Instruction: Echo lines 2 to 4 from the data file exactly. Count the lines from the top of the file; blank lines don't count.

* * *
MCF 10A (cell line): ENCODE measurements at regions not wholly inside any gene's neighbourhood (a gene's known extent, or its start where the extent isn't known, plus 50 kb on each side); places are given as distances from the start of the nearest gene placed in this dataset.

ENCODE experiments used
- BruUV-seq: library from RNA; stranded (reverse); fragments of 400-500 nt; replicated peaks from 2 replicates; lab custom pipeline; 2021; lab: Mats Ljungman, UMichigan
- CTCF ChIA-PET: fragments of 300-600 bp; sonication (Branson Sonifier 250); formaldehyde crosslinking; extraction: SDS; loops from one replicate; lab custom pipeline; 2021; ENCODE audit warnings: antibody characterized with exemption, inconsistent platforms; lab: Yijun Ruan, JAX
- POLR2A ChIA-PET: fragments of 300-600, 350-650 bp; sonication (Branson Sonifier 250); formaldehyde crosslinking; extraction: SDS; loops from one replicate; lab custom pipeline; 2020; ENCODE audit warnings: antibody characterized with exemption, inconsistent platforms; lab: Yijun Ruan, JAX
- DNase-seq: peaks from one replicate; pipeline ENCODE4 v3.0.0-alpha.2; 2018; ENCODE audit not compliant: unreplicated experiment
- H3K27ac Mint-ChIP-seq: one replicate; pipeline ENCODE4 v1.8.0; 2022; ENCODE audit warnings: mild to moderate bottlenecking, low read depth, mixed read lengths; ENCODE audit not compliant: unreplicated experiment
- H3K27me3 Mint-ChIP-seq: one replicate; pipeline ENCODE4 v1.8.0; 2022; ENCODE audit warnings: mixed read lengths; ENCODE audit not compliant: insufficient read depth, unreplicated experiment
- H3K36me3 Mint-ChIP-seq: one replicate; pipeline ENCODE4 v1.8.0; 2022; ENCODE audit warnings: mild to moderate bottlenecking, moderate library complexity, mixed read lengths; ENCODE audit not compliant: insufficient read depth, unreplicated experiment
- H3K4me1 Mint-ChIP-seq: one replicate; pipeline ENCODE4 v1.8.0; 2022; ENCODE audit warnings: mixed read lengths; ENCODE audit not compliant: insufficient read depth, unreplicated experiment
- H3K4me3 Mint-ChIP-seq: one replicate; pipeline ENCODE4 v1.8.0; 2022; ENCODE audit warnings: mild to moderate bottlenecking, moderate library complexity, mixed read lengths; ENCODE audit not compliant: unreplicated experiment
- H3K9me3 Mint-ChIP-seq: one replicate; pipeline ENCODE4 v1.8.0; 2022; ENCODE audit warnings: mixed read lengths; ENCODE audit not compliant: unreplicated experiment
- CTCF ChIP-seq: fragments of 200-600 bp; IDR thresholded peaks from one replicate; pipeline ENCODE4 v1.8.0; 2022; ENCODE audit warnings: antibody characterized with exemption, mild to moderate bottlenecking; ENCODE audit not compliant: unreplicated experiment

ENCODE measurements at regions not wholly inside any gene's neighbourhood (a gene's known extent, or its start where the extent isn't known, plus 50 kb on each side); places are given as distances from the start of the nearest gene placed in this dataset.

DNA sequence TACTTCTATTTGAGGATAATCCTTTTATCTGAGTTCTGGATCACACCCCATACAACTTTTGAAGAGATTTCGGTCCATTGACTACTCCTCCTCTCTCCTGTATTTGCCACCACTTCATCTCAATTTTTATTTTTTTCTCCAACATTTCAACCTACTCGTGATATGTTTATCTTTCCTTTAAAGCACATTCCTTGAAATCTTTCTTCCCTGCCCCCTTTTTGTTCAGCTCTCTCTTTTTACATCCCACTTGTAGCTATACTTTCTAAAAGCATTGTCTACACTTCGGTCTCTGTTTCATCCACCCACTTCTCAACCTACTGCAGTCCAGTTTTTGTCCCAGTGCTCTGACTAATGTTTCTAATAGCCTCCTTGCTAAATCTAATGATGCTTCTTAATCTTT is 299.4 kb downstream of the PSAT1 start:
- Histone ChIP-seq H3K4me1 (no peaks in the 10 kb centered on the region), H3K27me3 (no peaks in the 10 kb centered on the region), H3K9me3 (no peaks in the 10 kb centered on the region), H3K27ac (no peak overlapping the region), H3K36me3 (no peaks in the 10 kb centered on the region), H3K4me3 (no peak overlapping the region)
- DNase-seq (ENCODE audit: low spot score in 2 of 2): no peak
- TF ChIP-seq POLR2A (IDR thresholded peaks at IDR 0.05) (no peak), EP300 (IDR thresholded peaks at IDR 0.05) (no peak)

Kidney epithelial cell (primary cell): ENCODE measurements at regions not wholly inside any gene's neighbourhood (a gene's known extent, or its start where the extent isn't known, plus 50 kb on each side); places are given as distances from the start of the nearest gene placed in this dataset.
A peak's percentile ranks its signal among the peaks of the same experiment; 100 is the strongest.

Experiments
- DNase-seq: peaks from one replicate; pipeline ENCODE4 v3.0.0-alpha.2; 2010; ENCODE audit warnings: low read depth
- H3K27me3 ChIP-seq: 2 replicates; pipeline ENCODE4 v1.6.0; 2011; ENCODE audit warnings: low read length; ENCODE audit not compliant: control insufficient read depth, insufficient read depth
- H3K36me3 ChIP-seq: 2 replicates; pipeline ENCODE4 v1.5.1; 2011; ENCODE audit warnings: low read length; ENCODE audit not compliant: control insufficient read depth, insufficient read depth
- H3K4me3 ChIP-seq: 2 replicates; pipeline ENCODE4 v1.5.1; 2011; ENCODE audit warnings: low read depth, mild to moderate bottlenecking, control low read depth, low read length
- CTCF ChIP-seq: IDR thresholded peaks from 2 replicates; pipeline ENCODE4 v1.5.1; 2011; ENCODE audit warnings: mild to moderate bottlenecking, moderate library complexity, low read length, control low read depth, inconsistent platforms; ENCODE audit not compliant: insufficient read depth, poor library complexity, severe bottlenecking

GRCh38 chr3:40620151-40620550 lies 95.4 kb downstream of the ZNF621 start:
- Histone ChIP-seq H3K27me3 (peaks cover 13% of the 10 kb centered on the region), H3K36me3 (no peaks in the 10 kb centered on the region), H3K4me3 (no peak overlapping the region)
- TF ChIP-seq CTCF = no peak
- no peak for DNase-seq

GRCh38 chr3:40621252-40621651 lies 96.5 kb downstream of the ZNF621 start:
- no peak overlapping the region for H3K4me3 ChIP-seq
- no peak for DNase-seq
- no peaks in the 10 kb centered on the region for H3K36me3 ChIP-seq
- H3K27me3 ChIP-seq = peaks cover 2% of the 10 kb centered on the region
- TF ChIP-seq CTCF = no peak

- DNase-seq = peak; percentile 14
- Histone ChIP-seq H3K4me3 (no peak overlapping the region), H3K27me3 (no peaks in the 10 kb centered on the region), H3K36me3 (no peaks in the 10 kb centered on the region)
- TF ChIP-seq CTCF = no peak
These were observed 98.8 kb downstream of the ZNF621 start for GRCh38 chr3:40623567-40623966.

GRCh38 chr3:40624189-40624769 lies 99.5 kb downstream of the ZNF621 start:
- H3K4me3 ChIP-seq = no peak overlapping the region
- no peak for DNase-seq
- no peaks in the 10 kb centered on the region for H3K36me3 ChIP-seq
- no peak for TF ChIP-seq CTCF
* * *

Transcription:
ENCODE experiments used
- BruUV-seq: library from RNA; stranded (reverse); fragments of 400-500 nt; replicated peaks from 2 replicates; lab custom pipeline; 2021; lab: Mats Ljungman, UMichigan
- CTCF ChIA-PET: fragments of 300-600 bp; sonication (Branson Sonifier 250); formaldehyde crosslinking; extraction: SDS; loops from one replicate; lab custom pipeline; 2021; ENCODE audit warnings: antibody characterized with exemption, inconsistent platforms; lab: Yijun Ruan, JAX